Twitter for Business: Plan of Action (Part IV in a series)

Reblogger Kevin Corsa
Home Inspector with H.I.S. Home Inspections (Summit, Stark Counties)

Here is the essential Twitter guide SERIES from Paul Chaney!

TONS of GREAT INFO HERE! Be sure to follow the links provided to the other 4 parts of this series... it is VERY ENLIGHTENING! Had to share it with you again! Thanks again to Paul for the priveledge of re-blogging this!

 

 

Do yourself a favor and review both resources.

And now...

My Twitter Business Plan of Action

I'm going to begin by outlining a simple, workable social media marketing strategy that applies to any form of social media engagement, including Twitter. So simple, in fact, it consists of only two words, listen and engage.

Listen

My mother always told me, "Paul, God gave you two ears and one mouth. He did that for a reason. Listen twice as much as you speak." (Bet your mom told you the same thing, right?)

You cannot become an effective in social media marketing if you don't first listen to what's being said about you, your company, brand, service, industry and competition. Listening is the new marketing, someone said, but it's not something we're prone to do. Still, that's where it begins. 

There are two ways to listen via Twitter: 

  1. Search - Complete searches using Twitter search and other such tools - Tweetscan and Twemes are two that come to mind - on relevant keywords, including those related to your geographic area. 

  2. Follow - Start following others where it makes sense to do so. 
Keeping in mind that Twitter is just another marketing channel, go back to the basics and ask yourself the same questions you'd ask when considering any other form of marketing: "Who is my market?" "Who am I attempting to reach?" "What niche am I seeking to penetrate?" 

Is it a certain demographic? The average Twitter user is 35 and older, is likely male (60% of users are) who has between 100 - 500 followers. Is it a certain geographic area? Find those people and start following them. Many will return the favor. 

(That's not to say you don't follow others who don't exactly fit your target market criteria. It's just to suggest that you be very intentional and purposeful in your selection.)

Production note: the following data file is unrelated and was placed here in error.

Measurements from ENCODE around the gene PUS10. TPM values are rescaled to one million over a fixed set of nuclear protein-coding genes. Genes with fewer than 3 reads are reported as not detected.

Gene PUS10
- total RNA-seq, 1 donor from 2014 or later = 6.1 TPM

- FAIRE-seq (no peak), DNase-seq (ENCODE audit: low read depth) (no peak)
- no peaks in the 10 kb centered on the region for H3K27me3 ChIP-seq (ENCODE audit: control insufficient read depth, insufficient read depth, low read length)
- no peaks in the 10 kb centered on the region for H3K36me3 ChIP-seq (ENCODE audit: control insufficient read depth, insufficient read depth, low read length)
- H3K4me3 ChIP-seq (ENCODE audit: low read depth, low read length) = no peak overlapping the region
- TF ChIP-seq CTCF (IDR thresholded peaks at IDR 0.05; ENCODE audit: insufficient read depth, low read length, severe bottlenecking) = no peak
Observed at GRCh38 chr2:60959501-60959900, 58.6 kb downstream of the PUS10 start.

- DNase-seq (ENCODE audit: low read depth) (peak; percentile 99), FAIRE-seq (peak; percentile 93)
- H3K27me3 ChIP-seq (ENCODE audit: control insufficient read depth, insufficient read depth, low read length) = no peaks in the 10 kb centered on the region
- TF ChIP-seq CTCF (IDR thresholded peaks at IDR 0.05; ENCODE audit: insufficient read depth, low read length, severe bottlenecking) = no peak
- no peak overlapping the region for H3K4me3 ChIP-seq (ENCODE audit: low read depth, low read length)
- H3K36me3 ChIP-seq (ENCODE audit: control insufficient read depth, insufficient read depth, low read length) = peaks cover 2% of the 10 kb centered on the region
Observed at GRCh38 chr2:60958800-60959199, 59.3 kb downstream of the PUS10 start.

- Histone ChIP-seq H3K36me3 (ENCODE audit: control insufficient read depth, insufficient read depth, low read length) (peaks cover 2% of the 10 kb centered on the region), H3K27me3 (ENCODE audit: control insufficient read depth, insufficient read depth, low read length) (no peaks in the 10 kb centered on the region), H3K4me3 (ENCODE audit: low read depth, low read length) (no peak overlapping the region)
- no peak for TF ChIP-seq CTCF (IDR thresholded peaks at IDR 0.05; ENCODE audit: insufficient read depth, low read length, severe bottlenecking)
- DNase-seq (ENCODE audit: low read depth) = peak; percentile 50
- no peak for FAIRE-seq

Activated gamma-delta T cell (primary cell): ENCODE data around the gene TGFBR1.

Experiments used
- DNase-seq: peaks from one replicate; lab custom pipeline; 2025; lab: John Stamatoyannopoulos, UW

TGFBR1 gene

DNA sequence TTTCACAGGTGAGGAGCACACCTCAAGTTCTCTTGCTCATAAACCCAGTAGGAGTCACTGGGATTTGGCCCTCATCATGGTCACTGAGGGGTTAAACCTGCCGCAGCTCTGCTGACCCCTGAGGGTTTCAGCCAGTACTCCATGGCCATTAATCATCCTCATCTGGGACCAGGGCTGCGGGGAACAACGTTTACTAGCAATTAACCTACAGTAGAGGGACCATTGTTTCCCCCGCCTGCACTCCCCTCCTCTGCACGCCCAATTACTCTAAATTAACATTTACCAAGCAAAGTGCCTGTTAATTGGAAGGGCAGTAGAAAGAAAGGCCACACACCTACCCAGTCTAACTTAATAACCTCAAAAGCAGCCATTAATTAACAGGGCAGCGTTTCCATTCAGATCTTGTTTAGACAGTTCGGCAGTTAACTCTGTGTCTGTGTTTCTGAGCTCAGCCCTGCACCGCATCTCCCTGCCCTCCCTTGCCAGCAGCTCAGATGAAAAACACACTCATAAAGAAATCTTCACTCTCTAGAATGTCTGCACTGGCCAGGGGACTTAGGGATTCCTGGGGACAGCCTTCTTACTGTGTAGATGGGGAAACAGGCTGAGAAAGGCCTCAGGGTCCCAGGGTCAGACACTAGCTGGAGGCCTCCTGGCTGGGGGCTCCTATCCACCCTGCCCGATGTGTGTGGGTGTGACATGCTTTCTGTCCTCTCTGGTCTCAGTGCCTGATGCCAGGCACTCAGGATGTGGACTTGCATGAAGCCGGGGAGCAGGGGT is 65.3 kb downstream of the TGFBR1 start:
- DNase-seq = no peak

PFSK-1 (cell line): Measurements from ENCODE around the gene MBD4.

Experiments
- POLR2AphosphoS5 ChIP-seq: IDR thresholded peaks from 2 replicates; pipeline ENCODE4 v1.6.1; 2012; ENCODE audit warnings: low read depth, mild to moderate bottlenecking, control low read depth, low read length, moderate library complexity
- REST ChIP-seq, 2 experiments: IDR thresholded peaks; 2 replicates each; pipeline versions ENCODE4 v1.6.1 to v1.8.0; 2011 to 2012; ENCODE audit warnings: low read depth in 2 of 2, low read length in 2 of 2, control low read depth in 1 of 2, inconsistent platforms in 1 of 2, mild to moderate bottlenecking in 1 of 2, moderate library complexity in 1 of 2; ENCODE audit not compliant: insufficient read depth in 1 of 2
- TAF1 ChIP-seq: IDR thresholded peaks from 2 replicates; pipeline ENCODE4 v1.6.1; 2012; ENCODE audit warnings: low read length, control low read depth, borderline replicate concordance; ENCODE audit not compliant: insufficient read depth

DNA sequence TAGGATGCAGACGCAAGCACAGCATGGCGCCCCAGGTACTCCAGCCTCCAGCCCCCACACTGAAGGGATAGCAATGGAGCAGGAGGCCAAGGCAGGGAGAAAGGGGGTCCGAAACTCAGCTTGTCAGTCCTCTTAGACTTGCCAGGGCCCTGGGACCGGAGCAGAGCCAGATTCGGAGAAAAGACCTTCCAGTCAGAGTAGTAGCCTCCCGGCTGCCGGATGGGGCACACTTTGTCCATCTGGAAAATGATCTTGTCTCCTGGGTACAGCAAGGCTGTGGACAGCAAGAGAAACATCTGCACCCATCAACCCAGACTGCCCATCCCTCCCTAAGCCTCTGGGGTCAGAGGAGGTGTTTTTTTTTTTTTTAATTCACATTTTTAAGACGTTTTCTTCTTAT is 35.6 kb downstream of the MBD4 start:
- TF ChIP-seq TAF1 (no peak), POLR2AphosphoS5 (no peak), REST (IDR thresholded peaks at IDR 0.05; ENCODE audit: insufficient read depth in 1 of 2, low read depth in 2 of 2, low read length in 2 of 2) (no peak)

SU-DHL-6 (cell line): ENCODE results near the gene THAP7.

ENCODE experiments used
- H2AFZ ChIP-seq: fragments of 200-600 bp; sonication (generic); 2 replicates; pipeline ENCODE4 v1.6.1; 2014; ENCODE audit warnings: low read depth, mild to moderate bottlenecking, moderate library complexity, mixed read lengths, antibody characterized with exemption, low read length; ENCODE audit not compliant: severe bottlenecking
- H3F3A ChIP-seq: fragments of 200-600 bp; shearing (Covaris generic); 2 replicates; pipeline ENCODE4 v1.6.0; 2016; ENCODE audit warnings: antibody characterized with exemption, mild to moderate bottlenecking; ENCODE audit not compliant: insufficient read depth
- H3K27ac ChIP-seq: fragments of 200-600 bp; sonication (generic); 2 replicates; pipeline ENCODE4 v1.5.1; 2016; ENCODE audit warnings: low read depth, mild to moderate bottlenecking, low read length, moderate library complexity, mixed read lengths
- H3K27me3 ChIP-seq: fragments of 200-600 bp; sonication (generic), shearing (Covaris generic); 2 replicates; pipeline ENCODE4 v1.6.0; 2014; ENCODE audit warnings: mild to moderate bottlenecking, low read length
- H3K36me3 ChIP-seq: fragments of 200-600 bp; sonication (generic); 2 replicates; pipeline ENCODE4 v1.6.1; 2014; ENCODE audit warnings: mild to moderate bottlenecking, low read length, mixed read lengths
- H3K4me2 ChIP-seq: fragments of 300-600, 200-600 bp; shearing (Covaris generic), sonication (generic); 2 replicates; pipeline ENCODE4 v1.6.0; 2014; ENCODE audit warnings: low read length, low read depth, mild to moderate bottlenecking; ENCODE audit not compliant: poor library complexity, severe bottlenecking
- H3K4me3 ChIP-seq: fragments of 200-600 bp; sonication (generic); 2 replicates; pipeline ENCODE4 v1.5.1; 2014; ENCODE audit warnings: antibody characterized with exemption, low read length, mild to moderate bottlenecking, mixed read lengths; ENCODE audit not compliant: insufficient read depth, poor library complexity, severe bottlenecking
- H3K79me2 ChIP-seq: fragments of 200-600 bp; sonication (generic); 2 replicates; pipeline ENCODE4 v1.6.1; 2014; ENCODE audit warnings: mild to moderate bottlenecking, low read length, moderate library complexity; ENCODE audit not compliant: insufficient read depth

Not being a Realtor, I'm working under a set of assumptions regarding where your business comes from:
  • Buyers/sellers in your geographic market (and occasionally from outside your area)
  • Referrals from other Realtors. 
If that's the case, it's as important to build relationships with others in your profession as it is prospective clients. 

(One group it makes sense to follow are those you already know, some of whom might be using Twitter. If you use a Web-based mail program such as Gmail, the platform will search your list of contacts to find them. You can also send invitations to those in your database not currently using Twitter.)

In addition, if you're connected to fellow Realtors and prospects via Facebook or LinkedIn, connecting on Twitter will only serve to strengthen and personalize your relationship even more.

Engage

Once you see what people are saying relative to the keyword searches, the next step is to jump into the Twitterstream and respond. 

Years ago, my father took a rather "direct" approach at teaching me to swim. One summer's day we boarded in our small boat and paddled out to the middle of the pond on our property. Dad grabbed me up, threw me in the water and stated matter-of-factly, "swim or drown."